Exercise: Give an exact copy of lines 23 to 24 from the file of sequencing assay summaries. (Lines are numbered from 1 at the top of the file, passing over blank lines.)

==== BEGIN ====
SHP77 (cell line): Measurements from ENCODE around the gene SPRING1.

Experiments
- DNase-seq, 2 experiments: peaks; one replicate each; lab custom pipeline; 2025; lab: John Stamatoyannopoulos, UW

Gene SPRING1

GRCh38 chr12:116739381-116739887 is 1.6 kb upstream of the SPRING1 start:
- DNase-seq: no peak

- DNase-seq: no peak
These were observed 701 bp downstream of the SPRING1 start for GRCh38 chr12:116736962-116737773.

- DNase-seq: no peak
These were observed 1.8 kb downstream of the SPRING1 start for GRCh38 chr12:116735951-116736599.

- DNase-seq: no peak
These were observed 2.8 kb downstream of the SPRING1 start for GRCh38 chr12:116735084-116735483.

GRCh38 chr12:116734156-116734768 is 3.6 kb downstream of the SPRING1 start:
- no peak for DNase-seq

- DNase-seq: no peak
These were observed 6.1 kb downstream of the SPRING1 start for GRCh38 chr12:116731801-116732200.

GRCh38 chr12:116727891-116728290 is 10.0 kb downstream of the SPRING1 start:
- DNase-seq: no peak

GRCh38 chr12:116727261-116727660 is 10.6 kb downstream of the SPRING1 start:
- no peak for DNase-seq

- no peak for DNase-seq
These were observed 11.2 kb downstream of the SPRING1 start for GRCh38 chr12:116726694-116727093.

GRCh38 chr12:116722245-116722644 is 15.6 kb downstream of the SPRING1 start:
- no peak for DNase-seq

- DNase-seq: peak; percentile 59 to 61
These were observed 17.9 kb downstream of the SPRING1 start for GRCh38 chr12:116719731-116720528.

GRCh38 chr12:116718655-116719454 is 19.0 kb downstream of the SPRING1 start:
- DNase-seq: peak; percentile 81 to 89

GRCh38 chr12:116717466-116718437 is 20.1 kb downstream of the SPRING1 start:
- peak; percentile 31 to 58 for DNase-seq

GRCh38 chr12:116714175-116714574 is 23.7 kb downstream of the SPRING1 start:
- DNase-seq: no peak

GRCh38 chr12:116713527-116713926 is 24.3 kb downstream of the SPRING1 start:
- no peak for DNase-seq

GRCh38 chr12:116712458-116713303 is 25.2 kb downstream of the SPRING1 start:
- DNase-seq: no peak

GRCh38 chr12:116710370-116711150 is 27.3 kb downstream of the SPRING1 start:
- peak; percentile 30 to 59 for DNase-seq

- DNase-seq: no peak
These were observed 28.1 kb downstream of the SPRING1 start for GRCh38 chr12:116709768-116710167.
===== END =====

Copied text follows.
GRCh38 chr12:116722245-116722644 is 15.6 kb downstream of the SPRING1 start:
- no peak for DNase-seq